Voice and Swallowing Conditions We Treat
- Acid Reflux
Acid reflux and gastroesophageal reflux disease (GERD) are closely related, but the terms don't necessarily mean the same thing. Acid reflux is the backward flow of stomach acid into the esophagus — the tube that connects the throat and stomach. Acid reflux is more specifically known as gastroesophageal reflux. During an episode of acid reflux, you may taste regurgitated food or sour liquid at the back of your mouth or feel a burning sensation in your chest (heartburn). Sometimes acid reflux progresses to GERD, a more severe form of reflux that happens more frequently than it should. The most common symptom of GERD is frequent heartburn. Other signs and symptoms may include regurgitation of food or sour liquid, difficulty swallowing, coughing, wheezing, and chest pain — especially while lying down at night. If you have occasional acid reflux, lifestyle changes can help. Lose excess weight, eat smaller meals, and avoid foods that seem to trigger heartburn — such as fried or fatty foods, chocolate, and peppermint. Avoiding alcohol and nicotine may help, too.
- Esophageal Cancer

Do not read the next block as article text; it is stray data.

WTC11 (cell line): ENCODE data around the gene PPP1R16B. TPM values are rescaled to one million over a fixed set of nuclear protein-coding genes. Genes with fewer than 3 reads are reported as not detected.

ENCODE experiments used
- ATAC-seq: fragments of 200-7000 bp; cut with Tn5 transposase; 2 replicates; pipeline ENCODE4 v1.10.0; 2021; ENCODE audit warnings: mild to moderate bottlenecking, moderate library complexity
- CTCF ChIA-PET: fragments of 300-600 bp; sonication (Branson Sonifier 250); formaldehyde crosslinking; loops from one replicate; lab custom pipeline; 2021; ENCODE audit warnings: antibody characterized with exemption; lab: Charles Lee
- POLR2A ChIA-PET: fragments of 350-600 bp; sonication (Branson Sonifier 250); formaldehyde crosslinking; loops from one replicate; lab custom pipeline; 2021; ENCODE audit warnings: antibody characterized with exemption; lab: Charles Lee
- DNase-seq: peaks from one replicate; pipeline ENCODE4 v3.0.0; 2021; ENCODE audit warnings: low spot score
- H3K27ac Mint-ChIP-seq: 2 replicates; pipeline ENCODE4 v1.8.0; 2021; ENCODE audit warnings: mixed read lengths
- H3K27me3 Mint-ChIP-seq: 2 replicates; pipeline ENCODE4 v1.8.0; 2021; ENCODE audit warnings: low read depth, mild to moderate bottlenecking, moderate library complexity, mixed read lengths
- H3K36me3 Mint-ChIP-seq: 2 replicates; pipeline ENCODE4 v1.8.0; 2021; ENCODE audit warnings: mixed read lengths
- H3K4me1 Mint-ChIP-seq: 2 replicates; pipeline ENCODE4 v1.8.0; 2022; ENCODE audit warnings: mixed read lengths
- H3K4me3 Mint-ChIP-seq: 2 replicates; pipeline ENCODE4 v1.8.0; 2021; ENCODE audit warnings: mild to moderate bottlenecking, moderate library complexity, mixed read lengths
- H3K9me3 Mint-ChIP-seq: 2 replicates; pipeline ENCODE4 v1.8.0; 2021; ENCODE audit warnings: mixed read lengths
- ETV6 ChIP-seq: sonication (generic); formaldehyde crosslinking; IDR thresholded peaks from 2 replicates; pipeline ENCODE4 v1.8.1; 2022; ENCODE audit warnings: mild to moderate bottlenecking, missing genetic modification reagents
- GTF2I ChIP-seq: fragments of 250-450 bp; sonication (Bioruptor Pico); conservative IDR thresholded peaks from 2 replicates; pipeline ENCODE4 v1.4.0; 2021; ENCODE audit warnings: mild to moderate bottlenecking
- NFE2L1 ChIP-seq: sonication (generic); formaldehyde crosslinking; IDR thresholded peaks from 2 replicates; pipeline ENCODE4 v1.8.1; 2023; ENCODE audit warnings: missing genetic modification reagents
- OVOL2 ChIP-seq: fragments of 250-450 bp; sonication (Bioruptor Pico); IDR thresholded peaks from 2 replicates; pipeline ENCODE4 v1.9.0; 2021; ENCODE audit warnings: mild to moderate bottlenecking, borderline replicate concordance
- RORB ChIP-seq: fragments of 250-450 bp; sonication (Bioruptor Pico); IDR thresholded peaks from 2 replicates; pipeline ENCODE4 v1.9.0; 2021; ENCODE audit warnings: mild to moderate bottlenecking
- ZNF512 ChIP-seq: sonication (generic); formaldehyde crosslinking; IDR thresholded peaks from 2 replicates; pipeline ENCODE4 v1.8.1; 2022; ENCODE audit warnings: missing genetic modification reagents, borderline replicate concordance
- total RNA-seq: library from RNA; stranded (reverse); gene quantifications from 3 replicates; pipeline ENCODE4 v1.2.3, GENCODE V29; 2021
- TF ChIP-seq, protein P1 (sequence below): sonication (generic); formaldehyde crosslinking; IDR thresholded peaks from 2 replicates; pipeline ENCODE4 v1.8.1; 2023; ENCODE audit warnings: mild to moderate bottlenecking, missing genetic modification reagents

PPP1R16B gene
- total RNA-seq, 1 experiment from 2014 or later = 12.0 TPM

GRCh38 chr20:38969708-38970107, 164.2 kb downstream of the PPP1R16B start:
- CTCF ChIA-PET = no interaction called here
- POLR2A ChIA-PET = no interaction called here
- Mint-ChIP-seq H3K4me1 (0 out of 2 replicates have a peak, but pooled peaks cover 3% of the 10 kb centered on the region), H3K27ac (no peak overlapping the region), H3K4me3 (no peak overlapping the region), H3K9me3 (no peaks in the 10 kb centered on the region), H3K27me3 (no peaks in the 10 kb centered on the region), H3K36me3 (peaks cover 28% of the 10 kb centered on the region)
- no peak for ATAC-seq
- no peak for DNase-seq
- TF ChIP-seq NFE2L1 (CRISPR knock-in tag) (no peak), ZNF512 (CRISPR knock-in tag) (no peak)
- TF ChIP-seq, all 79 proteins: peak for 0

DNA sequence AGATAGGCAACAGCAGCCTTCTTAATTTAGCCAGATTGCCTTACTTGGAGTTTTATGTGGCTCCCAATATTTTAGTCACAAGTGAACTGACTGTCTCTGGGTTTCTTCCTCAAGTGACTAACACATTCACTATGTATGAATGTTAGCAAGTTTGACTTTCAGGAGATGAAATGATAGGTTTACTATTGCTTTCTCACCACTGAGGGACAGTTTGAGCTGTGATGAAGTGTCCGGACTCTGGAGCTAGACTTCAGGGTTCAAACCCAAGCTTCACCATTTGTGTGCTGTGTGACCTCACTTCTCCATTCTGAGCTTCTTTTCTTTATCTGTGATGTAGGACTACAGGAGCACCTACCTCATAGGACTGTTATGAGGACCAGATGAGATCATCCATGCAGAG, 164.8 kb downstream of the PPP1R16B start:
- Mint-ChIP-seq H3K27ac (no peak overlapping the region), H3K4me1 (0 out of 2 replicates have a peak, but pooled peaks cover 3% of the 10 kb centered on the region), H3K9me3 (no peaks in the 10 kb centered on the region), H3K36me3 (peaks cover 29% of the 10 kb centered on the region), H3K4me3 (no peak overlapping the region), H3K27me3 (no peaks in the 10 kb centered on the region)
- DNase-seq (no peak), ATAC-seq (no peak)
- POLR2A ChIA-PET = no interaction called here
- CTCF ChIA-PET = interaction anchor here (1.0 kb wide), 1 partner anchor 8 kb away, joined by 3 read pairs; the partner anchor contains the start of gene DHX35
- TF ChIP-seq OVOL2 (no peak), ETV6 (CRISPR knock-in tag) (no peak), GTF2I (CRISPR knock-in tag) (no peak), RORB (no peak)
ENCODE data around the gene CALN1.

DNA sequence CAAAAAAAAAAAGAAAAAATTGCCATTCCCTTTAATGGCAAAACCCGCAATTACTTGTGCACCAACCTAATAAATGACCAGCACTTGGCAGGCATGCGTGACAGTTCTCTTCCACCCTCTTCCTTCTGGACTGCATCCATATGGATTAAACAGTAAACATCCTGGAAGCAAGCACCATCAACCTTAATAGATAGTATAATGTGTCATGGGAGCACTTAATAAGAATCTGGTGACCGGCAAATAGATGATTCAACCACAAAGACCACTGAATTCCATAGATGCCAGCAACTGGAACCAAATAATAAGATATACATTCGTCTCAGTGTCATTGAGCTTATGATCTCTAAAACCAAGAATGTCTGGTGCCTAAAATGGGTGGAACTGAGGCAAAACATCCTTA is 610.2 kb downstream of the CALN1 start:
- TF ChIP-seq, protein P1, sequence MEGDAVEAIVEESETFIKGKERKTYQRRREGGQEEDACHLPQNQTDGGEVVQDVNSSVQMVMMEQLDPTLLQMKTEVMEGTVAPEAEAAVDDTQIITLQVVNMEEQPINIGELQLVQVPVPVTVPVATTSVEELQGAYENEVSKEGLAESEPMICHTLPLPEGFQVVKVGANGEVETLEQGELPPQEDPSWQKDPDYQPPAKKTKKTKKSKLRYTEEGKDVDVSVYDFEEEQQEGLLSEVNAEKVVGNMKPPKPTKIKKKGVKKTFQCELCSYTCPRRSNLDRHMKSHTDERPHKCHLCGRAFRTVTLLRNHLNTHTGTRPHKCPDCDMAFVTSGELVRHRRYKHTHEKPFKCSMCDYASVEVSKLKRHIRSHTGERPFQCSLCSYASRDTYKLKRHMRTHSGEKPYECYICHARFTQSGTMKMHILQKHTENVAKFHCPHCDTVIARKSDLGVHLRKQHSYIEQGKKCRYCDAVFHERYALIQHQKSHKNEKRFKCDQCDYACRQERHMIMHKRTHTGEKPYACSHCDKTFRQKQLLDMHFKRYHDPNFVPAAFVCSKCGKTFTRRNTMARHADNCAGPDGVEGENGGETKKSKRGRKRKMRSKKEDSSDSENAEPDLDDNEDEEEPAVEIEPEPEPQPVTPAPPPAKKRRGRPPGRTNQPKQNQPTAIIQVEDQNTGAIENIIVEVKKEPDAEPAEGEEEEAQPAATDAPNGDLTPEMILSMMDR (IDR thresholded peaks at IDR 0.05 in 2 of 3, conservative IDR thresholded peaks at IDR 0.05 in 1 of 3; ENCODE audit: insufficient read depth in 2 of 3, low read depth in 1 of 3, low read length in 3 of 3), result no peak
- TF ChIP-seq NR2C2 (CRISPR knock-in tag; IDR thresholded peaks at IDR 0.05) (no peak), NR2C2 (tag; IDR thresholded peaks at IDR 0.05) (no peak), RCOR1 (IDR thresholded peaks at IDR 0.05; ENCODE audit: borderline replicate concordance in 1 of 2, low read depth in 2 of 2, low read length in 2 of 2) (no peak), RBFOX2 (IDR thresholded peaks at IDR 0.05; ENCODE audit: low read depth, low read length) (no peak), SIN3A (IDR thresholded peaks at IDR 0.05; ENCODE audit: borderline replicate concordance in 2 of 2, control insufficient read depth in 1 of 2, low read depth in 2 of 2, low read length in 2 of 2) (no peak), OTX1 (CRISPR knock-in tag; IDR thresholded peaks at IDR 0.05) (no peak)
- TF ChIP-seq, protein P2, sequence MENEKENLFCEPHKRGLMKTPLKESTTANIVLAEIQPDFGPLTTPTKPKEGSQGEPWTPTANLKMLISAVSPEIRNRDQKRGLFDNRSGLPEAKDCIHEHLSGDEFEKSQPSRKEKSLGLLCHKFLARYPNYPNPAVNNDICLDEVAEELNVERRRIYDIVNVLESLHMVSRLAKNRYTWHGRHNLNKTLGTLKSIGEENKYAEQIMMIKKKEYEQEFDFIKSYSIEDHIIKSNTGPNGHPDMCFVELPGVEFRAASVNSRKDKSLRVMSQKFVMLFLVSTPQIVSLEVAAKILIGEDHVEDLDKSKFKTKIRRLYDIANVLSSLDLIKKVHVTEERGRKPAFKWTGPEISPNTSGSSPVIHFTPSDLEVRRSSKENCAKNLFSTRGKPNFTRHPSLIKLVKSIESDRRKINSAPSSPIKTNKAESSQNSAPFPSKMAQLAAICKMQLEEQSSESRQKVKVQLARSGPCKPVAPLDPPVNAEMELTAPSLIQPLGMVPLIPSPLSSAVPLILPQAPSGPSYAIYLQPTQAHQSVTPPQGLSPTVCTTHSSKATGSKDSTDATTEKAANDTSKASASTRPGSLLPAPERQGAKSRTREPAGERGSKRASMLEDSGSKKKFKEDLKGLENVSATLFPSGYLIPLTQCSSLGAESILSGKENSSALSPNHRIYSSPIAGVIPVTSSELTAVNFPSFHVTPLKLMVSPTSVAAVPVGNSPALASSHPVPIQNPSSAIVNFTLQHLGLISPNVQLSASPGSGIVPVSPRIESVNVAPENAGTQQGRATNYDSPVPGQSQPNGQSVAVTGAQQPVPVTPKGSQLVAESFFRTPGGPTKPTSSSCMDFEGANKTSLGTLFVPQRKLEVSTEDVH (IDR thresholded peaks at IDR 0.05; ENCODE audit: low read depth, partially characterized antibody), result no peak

- Nodules, Polyps, and Cysts
- Paradoxical vocal fold movement (PVFM)
- Sulcus Vocalis and Vocal Scarring
Sulcus vocalis is used specifically to describe a groove or infolding of mucosa along the edge of the vocal fold that is used to make a voice. In the area of the sulcus, the mucosa is scarred down to the underlying vocal ligament, giving it a retracted appearance. Abnormal vocal scarring results in tissue in the vibrating layer of the vocal fold that causes voice problems an alteration in the normal physiology of vocal fold vibration exists, which affects voice production.
- Salivary Gland Disease
- Spasmodic Dysphonia
Spasmodic dysphonia belongs to a family of neurological disorders called dystonias. A dystonia is a movement disorder that causes muscles to contract and spasm involuntarily. Spansmodic dysphonia (SD) is task-specific, meaning that the muscles spasm only when they are used for particular actions and not when they are at rest. When a person with SD attempts to speak, involuntary spasms in the tiny muscles of the larynx cause the voice to break up, or sound strained, tight, strangled, breathy, or whispery. The spasms often interrupt the sound, squeezing the voice to nothing in the middle of a sentence, or dropping it to a whisper. However, during other activities, such as breathing and swallowing, the larynx functions normally.
- Vocal Cord Paralysis
- Voice Box (Laryngeal) Cancer
- Zenker's Diverticulum
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Boston, MA 02118
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